A Tale of Three Cities, Act One

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To: Sacramento City Council
From: Chip Powell
Subject: Motorcycle Parking Solutions

The city's parking facilities office has proposed that motorcycles pay 75% of what automobiles pay for a monthly permit -or $93.75 per month. According to the Sacramento Bee on February 18, 2001 (page B2, item number four, <http:// www. sacbee. com/ news/ news/ local08_ 20010218. html>), the city has reached an agreement with motorcyclists where we would pay 25% of what automobiles pay for a monthly permit, or $31. 25.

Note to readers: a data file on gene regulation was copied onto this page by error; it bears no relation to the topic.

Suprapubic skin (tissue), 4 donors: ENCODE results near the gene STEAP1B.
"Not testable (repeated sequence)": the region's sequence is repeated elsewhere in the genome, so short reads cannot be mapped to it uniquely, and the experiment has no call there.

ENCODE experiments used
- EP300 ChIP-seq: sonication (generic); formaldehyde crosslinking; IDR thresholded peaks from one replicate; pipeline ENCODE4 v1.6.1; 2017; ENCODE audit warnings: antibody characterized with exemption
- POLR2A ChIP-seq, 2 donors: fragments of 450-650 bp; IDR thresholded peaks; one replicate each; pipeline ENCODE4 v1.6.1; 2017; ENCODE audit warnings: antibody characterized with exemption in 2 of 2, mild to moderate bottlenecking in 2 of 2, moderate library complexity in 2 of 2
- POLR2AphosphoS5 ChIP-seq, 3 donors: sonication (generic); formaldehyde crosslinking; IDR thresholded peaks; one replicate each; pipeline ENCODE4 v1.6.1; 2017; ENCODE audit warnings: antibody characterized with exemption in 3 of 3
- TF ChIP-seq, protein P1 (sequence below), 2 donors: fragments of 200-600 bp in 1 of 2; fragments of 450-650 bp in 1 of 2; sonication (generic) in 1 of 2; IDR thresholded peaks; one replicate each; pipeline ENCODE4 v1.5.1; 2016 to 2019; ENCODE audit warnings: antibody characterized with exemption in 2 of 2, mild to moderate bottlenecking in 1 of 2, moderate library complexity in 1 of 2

I hope you will keep the policy the city has had in place for the past four years: namely, that motorcycles may park in city garages without charge. I don't have to tell you what a bind the city is in regarding the downtown parking issue. The Sacramento Bee also reports in another article also of February 18, 2001 (page B1, <http:// www. sacbee. com/ news/ news/ local03_ 20010218. html>) that the city is facing a parking crisis downtown of epidemic proportions. The park-ing crisis has many causes: the strong economy, the high employement rate, the increase in convention center usage, and of course the construction of the fed-eral courthouse with minimal integrated parking and the Cal-EPA building with no integrated parking spaces. The courthouse and Cal-EPA buildings' infusion of several thousand new workers to the downtown area without integrated park-ing has exacerbated an already tenuous parking situation. It seems the city has also allowed the Sheraton to build their new hotel on J Street without integrat-ed parking as well! At what point will the city begin to lose conventions, exhi-bitions, hotel guests, and new business due to automobile drivers' frustration over the lack of parking downtown as noted in the Bee article? Mark Miller, the city's parking facilities manager, admits the construction of the new $20 million lot at 14th and H streets will merely "be like letting a little steam out of the pres-sure cooker." (Sacramento Bee, 2/ 18/ 01, p B3). The city's parking crisis is fast becoming a catastrophe and is in dire need of solutions.